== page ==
Jewish grandmothers don’t usually wear penis necklaces or hang signs announcing “Buying Erotica” while antique shopping. But, Naomi Wilzig, who died in her sleep on Tuesday at 80, was anything but your typical bubbe. Wilzig was the founder of the World Erotic Art Museum in Miami Beach, Florida, the largest privately-held erotic art collection in North America.
This formerly Orthodox woman’s unorthodox erotic art collecting began in the 1990s when her son asked her to bring back a conversation piece from a European trip. He rejected her initial selection, but as a good Jewish mother she kept trying. Thanks to her persistence and his finicky tastes, Wilzig ended up amassing more than 4,000 pieces of erotic art.
When not art shopping wearing a sign — “Because they don’t put out the good stuff,” she explained — Wilzig was active in Jewish organizations such as the Federation and Hadassah. A generous benefactor, she was a founder of Hadassah Hospital and for her 75th birthday, she donated a restored European Torah to Chabad in South Beach in memory of her late husband. Upon accepting the donation, Rabbi Shraga Mann described Wilzig as “very pious with a history of philanthropy before she got into that.”
I met Wilzig when she conducted private tours of the museum. At the time of her death, she and I were arranging for my Hadassah chapter to visit the museum next month. She was especially pleased to be hosting a group of fellow Hadassah members, and was delighted when I told her that I would write about the tour for the Forward..“It’s about time,” she said.
Others have described Wilzig as elegant, stately, demure, and quick to laugh. What I remember most was her ability to take the taboo out of the topic of sex. In planning our forthcoming tour, I asked if photos could be taken. “Sure,” she said, “Just don’t show any genital penetration. Now, will this be a fund raiser? Because we charge less if it is.” I marveled at her ability to switch effortlessly from intercourse to admission fees using the same tone of voice. “Don’t be embarrassed to be here,” was her opening line when she met group tours. “Sex is how everyone got here. It’s nothing to be embarrassed about.” During the tours her relaxed demeanor made visitors feel like a beloved aunt was showing off her favorite tszoktas rather than like they were peeping at porn.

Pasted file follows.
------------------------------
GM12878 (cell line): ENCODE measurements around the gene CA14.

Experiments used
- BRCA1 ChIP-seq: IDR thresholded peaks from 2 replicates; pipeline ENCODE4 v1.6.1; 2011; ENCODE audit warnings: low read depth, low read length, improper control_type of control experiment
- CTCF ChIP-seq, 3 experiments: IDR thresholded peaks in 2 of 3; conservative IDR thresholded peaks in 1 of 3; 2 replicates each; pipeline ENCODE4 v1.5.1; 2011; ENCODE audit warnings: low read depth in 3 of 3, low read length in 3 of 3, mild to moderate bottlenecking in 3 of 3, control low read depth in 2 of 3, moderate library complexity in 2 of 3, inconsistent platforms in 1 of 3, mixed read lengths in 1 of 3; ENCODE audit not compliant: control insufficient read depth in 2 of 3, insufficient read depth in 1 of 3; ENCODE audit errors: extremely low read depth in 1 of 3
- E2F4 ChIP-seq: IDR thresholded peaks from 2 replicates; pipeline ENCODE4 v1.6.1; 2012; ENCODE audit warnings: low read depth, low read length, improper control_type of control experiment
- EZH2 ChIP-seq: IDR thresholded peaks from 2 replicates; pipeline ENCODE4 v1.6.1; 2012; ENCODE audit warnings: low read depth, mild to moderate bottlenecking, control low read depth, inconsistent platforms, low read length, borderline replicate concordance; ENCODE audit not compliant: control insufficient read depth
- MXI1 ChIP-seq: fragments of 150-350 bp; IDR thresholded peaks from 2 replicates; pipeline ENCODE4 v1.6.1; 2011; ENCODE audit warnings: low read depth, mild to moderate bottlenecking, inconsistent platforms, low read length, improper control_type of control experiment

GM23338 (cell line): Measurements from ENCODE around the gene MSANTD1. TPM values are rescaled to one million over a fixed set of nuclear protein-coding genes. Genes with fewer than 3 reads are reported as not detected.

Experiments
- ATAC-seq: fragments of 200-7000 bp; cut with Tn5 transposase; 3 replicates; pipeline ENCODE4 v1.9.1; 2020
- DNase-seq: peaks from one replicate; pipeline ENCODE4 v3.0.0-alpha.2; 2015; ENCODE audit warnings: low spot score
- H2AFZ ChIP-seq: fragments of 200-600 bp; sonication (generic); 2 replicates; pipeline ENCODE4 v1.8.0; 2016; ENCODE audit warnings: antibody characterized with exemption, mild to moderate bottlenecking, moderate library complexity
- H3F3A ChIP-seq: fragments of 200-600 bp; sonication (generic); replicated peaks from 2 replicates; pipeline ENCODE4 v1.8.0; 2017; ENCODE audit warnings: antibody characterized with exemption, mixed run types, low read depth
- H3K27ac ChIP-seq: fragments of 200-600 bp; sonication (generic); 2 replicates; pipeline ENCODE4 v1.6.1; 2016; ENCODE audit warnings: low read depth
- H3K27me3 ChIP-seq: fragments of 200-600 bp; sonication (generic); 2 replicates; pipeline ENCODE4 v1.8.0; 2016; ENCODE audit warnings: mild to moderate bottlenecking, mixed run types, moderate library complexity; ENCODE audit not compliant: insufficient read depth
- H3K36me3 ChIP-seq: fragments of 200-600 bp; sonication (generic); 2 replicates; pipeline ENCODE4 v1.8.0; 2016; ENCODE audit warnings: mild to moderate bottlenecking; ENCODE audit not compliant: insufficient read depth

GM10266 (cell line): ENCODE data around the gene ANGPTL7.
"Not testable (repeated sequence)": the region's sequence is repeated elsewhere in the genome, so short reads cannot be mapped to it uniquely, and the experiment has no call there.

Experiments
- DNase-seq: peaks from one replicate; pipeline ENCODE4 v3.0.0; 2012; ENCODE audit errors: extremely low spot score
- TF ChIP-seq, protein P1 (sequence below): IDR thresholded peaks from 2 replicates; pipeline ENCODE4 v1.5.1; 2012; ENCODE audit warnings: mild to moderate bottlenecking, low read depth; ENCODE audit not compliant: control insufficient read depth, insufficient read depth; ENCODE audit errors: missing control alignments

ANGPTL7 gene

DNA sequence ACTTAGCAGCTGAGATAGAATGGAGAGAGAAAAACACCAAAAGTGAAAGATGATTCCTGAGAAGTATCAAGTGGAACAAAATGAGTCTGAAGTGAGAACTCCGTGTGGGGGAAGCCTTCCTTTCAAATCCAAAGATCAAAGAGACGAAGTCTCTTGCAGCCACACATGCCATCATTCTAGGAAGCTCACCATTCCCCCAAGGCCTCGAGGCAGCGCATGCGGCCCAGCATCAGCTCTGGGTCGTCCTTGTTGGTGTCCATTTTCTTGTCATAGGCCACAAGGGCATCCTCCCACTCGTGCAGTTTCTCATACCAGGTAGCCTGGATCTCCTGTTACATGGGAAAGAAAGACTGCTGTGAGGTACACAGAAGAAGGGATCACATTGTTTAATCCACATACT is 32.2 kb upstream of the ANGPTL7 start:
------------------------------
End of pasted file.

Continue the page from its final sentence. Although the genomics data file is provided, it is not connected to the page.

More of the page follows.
Before becoming a purchaser of the prurient, Wilzig had been living the staid life of a banker’s wife. The daughter of the “King of the Meadowlands” H. Jerome Sisselman, Wilzig was raised in a New Jersey Sabbath-observant, kosher-keeping, mikvah-going home with five siblings. She told the Miami Herald that her Orthodox Jewish upbringing was “a throttling environment where so many things were said ‘no’ to.”
She married Siggi Wilzig, a Holocaust survivor and oil and banking magnate, when she was 18. Later, her husband was less than pleased with her new-found hobby of collecting erotic art and would periodically demand that she stop. She would acquiesce – temporarily – but could not be kept away for long. She did wait two years after his death, however, to open the museum.
The World Erotic Art Museum is regarded as a gem of Miami Beach. When it opened in 2005, the Miami Herald headline proclaimed, “Museum a Climax to Arts Journey.” Located on a second floor in a building in the heart of South Beach, the 12,000-square-foot institution exhibits the artwork by period and place, such as Biblical, Asian, Mexican, Art Nouveau, and Contemporary. The museum’s Jewish origin is evident when you step off the elevator and spot a mezuzah. Wilzig claimed one metal sculpture of a kneeling nude looked to her like a Kiddush cup.
The museum’s first anniversary featured a party with 1950s cheesecake model Bunny Yeager, described by the Herald as “Bringing the Sexy Back to Miami.” By the third year they were spotlighting the world of drag queens. Wilzig was especially proud of the academic bent the organization took in recent years. In 2008, the museum hosted author appearances to discuss “Sensuality in Romance Novels,” and offered a special exhibit, “Gay Art: From Ancient to Modern.” Human sexuality professors routinely bring their college students and sex therapists to view the collection as part of their professional training.
Wilzig is survived by her children Ivan Wilzig (who started all this), Alan Wilzig, and Sherry Izak.
Nancy Kalikow Maxwell is a freelance writer living in South Florida. She can be reached at Kaliwell@kaliwellinc.com